Scheme to pump £1.5million into Durham city centre

Members of the Durham BID Task Team; From front, left to right ' Carol Feenan, Inge Johnson, Wendy Buttleman, Richard Toynbee, Ben Simpson, Colin Williamson, Tony Bramwell, Michelle Sheen, Neal Holloway, Colin Wilkes & Bill Oldfield.

Members of the Durham BID Task Team; From front, left to right ' Carol Feenan, Inge Johnson, Wendy Buttleman, Richard Toynbee, Ben Simpson, Colin Williamson, Tony Bramwell, Michelle Sheen, Neal Holloway, Colin Wilkes & Bill Oldfield.

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DURHAM firms are putting their hands in their pocket to improve the city centre.

Businesses and organisations have voted in favour of taking more control over their own futures by setting up a new Business Improvement District, in a scheme which will see more than £1.5million pumped into the city centre over the next five years.

Business Improvement Districts (Bids) are part of a national drive to encourage closer partnerships between local councils and their business communities.

A Bid is a defined area within which rate-paying businesses decide on new improvements to help transform their area and then vote to agree the investment. Money is ring-fenced to provide the improvements agreed through the Bid strategy.

The Durham Bid is expected to start in December and will be financed through a 1.5 per cent levy on business rates, the proceeds of which will be invested in the city centre and on projects the businesses themselves have identified and set out in the Bid Plan.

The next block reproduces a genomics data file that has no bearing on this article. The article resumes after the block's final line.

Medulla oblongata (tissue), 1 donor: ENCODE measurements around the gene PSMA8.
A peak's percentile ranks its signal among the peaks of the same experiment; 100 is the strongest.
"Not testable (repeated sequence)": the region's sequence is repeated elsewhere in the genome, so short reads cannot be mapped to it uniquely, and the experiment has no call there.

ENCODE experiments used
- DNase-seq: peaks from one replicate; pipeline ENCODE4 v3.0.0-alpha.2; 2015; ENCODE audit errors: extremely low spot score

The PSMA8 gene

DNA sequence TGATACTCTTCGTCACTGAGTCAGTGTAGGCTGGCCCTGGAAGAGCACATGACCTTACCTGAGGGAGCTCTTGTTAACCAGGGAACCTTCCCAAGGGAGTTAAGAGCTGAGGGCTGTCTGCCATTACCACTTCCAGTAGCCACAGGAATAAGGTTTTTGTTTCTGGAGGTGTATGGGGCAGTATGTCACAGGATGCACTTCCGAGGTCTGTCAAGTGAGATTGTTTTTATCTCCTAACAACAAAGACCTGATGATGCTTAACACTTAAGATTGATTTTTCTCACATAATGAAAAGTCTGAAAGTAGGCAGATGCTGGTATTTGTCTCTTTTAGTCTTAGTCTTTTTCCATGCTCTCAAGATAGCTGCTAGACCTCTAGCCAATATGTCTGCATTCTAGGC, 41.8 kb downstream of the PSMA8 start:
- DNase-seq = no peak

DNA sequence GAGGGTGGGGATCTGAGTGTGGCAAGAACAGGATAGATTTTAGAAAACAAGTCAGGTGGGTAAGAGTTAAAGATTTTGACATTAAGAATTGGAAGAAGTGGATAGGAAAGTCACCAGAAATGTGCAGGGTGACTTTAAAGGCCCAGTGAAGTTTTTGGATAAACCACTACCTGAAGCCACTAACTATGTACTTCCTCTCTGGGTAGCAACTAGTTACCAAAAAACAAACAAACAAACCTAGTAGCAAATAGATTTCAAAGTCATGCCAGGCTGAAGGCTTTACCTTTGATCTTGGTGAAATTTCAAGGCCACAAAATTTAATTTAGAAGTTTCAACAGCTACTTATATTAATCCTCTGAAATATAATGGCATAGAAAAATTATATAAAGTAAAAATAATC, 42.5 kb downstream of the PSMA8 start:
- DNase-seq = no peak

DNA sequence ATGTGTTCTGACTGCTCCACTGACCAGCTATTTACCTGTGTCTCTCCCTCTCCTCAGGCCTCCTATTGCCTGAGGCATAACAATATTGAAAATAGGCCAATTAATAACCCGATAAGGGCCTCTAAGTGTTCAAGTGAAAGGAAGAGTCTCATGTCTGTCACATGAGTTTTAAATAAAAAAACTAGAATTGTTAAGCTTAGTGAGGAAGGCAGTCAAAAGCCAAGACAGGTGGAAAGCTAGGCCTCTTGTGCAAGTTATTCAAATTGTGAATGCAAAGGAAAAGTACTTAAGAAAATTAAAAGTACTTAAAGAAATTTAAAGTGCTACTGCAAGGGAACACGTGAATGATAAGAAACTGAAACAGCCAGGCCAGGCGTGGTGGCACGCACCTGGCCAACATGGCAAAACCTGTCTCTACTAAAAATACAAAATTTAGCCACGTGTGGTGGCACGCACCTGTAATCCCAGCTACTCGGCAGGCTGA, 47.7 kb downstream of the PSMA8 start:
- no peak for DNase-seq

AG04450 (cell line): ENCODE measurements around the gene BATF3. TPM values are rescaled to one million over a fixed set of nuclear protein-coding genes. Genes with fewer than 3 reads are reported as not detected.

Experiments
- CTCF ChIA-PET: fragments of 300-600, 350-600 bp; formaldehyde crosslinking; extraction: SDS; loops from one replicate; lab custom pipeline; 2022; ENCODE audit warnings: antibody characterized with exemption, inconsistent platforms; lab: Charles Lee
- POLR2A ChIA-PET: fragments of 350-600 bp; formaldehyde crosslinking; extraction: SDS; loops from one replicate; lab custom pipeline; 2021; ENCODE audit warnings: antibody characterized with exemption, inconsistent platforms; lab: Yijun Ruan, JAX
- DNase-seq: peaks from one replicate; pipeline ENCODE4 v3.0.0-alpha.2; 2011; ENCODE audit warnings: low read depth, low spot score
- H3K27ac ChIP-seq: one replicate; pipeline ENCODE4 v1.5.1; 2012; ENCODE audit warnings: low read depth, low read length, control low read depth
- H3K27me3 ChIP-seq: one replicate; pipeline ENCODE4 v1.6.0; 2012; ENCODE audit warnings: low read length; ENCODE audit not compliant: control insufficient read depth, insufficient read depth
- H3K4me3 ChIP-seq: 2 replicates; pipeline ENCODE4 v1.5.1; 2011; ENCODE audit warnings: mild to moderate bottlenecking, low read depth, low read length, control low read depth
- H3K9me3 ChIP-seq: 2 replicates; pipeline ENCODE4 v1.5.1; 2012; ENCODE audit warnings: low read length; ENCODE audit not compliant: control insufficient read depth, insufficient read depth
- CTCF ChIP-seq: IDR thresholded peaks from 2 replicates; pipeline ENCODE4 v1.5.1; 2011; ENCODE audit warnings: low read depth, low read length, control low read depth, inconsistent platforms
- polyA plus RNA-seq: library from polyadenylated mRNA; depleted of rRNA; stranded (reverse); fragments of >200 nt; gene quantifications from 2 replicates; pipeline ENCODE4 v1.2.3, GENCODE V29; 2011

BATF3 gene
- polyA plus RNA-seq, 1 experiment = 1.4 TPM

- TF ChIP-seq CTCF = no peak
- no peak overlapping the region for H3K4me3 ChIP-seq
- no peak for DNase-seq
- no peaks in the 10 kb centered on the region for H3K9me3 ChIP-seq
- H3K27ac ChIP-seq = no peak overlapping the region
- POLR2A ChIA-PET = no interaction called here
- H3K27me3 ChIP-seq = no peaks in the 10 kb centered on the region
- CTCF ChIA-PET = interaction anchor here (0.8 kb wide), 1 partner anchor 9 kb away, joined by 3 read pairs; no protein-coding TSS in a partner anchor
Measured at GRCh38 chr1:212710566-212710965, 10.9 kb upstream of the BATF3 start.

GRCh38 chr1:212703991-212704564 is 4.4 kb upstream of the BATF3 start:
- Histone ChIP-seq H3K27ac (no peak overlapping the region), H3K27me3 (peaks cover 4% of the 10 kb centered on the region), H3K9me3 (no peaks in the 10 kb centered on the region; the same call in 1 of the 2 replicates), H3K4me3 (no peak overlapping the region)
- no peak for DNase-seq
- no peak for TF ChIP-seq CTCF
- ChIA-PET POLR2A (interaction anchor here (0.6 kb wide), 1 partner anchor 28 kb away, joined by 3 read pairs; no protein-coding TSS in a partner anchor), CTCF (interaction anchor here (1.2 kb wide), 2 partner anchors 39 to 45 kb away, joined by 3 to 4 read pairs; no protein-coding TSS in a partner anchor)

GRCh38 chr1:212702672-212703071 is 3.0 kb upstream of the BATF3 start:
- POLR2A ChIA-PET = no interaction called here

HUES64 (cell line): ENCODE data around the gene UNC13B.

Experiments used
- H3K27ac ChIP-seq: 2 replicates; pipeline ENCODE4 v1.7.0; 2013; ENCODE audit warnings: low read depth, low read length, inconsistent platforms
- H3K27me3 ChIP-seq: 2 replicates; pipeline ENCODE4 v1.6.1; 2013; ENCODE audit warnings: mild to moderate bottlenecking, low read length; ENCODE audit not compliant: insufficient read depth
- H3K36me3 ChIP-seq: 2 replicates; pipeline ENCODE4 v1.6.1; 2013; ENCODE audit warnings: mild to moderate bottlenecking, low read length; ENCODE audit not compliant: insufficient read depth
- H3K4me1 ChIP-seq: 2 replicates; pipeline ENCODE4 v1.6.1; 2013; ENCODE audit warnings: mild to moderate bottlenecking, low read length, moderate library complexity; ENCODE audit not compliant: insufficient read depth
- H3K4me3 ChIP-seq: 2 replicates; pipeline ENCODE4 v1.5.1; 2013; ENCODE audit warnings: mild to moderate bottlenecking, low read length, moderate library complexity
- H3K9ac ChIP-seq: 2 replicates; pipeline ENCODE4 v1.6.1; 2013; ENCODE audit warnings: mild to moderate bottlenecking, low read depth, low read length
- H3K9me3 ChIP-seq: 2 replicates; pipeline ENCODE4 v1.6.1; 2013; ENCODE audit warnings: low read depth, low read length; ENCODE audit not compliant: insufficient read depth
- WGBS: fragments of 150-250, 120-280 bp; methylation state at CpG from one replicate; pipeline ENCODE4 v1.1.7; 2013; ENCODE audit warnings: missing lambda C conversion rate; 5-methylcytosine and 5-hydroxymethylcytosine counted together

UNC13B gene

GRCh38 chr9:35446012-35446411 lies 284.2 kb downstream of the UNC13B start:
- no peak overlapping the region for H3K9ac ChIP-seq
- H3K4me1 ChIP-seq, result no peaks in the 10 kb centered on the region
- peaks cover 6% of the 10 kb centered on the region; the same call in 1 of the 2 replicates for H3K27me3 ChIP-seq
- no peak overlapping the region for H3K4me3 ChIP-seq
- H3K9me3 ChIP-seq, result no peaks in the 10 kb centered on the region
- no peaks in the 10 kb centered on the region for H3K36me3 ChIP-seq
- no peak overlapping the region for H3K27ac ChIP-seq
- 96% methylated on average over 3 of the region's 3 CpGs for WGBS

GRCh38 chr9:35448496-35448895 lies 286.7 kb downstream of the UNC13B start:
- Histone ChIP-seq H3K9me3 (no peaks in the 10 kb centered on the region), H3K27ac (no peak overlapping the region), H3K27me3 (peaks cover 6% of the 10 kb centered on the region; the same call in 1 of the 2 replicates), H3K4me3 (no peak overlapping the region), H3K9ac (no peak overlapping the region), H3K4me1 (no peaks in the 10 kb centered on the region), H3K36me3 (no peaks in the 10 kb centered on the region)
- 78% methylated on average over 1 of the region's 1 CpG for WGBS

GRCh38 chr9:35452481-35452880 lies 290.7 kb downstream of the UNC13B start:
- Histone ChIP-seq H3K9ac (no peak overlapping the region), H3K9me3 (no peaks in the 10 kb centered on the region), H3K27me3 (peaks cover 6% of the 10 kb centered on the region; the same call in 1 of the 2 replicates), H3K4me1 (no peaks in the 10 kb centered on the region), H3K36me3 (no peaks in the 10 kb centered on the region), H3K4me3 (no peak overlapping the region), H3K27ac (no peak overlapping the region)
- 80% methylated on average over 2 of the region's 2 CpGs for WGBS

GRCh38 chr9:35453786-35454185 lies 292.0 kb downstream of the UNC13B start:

In order to be approved, a Bid scheme has to meet two criteria – a simple majority of businesses voting have to back the scheme but it must also attract the support of more than half the rateable value of businesses voting.

Durham’s ballot was overseen by the Electoral Reform Service and saw 86 per cent of the businesses which voted supporting the plan, while the proposal attracted the support of 76 per cent of the rateable value of businesses voting.

Bid Group chairman Richard Toynbee said the successful vote had been a long time coming: “This a fantastic result for all involved and allows Durham City Centre to improve further over the next five years through the proposals detailed in our Bid. It has been a long and tough two-and-a-half years work and I would like to thank all involved for their time and support in making a real difference to Durham’s future,” he said.

Michelle Sheen runs Warm Sanctuary, one of the independent businesses that supported the scheme, and sat on the Bid Task Group.

“We are delighted the hard work has paid off,” she said. “The real work starts now though in delivering the new initiatives and the team aim to get started immediately in forming the new Bid company and adding in the extra value to our town.

“We hope to see the first delivery of projects for the Christmas retail period.”

The Bid scheme will last for five years initially and can be extended with a further vote. Plans for a Bid for Sunderland city centre are also in the pipeline.

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